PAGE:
It is the kind of rivalry that, when the match was played in heavy rain in 1993, Sunderland manager Terry Butcher pushed an opponent into a puddle of water that formed between the pitch and the stand. “I completely crushed him, hit him in the thigh, and almost drowned him in a huge pool of water,” Butcher said. The Wise Man Says Sunderland Podcast.
It is, at heart, an intense geographical rivalry (the two teams' stadiums are 20 kilometers apart), with fans who love the crest they support and who have stood by their clubs through many lows and highs over the course of seasons. all.
Distant glory, constant passion
Despite the disdain that exists between the two teams, there are some similarities between them, starting with the number of titles they have already won: 16 for Sunderland and 17 for Newcastle. The red and white have an advantage in the number of English leagues (six to four), but Newcastle have already won two European competitions, although both no longer exist today, the Intertoto Cup and the Inter-Cities Fairs Cup.
However, on home soil, it has been more than 100 years since the two clubs dominated England, and the last time either won one of the country's major competitions (league or cup) was Sunderland in 1973, when they won their second Premier League title. Cup (at the time he was playing in the second division).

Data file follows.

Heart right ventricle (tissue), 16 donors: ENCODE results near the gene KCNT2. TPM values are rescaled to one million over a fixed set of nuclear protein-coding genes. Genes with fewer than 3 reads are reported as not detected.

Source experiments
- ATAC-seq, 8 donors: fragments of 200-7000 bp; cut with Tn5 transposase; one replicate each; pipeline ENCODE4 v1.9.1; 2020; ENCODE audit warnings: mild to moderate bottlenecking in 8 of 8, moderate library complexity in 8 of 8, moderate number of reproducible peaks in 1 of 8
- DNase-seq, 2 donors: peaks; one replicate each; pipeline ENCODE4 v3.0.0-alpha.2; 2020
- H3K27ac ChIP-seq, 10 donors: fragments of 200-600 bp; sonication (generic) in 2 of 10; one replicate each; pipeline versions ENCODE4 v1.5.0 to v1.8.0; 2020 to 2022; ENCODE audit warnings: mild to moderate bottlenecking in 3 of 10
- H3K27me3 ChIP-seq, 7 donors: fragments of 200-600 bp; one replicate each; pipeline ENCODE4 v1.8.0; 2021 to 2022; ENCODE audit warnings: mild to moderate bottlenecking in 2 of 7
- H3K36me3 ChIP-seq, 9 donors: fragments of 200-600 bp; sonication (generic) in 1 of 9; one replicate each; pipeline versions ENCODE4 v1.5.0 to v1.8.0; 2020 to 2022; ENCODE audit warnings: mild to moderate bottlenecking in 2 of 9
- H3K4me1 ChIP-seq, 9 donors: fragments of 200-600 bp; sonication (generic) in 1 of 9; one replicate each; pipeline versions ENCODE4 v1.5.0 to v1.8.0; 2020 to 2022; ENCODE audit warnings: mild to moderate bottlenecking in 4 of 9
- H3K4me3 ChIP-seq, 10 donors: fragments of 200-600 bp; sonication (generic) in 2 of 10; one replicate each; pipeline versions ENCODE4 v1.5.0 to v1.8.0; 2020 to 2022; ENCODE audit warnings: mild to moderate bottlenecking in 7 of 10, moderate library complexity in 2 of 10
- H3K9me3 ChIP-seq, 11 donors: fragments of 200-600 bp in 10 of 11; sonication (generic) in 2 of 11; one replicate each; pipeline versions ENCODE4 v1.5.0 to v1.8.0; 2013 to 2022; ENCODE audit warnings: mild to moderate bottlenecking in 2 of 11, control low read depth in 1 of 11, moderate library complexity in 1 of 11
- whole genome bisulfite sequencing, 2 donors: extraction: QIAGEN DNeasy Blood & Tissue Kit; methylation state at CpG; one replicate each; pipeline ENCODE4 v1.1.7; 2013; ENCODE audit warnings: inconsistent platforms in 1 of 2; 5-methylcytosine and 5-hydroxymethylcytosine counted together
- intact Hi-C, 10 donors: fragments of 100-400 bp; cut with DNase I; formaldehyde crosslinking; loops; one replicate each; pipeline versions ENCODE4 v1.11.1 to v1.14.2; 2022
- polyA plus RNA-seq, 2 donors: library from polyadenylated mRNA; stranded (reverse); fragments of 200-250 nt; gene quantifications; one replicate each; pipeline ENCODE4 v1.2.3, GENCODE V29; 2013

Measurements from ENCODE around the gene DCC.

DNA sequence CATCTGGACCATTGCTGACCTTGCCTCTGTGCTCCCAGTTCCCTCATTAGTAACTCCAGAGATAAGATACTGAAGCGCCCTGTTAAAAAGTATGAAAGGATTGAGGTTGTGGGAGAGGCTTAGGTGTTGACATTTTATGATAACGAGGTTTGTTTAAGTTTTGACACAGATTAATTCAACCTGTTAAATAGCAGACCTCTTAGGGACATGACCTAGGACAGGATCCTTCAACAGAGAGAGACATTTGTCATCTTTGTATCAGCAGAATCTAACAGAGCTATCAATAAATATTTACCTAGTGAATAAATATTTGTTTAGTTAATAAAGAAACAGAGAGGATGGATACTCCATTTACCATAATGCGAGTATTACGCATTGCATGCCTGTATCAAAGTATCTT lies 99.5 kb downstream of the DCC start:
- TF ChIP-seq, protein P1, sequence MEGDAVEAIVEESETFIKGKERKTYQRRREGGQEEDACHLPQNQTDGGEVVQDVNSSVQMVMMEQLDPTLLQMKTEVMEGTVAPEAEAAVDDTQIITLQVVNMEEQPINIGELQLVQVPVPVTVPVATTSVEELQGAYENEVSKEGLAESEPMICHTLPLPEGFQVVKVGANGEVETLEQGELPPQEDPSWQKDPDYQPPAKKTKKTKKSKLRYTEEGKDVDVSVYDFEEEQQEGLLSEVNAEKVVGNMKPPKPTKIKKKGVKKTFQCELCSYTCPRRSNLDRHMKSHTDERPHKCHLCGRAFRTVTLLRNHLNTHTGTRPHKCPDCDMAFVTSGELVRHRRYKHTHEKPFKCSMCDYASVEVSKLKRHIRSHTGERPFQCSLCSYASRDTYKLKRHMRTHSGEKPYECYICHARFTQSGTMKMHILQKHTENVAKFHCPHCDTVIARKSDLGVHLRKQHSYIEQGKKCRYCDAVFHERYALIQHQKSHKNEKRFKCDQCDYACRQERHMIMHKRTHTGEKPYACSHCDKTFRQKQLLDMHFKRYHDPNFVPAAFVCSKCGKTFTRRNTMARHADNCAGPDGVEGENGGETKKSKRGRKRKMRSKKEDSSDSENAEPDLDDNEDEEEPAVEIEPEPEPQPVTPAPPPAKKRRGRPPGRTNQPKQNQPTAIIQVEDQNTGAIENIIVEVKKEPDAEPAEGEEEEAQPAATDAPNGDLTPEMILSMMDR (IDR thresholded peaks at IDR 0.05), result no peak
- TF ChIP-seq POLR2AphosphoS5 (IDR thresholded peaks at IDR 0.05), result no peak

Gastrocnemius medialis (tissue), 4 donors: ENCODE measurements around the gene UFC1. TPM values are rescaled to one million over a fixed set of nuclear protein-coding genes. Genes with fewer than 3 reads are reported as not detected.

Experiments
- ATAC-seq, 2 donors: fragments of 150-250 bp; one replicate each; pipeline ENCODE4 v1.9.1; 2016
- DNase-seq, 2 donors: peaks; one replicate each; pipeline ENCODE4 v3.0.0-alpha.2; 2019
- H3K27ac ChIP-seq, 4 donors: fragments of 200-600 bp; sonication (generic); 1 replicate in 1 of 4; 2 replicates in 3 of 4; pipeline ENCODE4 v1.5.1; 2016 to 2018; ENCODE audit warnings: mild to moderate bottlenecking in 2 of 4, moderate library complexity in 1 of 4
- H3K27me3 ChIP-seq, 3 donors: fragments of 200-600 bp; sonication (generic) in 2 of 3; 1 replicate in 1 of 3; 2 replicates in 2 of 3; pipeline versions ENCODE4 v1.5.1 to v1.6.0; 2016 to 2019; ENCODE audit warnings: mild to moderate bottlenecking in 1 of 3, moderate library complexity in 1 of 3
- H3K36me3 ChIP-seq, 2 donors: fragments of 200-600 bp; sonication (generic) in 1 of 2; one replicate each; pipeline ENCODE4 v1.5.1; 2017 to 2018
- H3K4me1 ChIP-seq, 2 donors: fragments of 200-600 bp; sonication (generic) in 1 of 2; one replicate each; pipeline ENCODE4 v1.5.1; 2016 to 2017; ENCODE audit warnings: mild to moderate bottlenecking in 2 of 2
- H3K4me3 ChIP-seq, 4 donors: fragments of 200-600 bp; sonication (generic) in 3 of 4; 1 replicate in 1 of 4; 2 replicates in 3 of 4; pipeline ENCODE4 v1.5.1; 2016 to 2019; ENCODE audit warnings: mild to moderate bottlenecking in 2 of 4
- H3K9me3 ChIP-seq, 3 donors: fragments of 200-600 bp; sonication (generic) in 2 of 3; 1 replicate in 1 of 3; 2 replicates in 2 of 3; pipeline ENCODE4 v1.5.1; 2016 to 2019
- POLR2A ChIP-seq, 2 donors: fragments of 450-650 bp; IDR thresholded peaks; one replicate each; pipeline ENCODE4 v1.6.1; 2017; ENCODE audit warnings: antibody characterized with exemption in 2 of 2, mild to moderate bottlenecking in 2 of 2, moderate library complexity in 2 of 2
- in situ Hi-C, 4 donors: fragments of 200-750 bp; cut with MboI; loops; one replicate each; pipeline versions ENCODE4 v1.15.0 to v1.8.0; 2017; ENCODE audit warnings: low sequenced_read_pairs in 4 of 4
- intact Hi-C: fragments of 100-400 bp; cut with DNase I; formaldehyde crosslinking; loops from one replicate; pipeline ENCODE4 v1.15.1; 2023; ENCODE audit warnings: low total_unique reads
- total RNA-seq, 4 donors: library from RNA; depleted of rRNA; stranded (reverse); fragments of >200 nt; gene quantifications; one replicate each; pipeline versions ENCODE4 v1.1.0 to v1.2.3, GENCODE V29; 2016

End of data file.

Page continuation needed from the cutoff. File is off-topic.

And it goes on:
The team played in the European Cup Winners' Cup the following season (where they were eliminated by Sporting), their only participation in a European competition, an area in which Newcastle would have far more experience, had they not even participated in the Champions League. For the third time in its history this time. In addition, he also has eight other appearances in the Europa League.
Moreover, they are clubs accustomed to suffering and relegation, and in general, they suffer more disappointments than titles they win.
Sunderland recently went through the worst stage in its history, as it competed in the First League (English third division) for four consecutive seasons (between 2018 and 2022), a fall that was closely monitored by Netflix cameras, which documented it in the famous series. Sunderland until I die (Sunderland Till I Die). That series ended by revealing chaos at the top of the club, with former owner Ellis Short selling the club to Stuart Donald in 2018, only to do the same just two years later.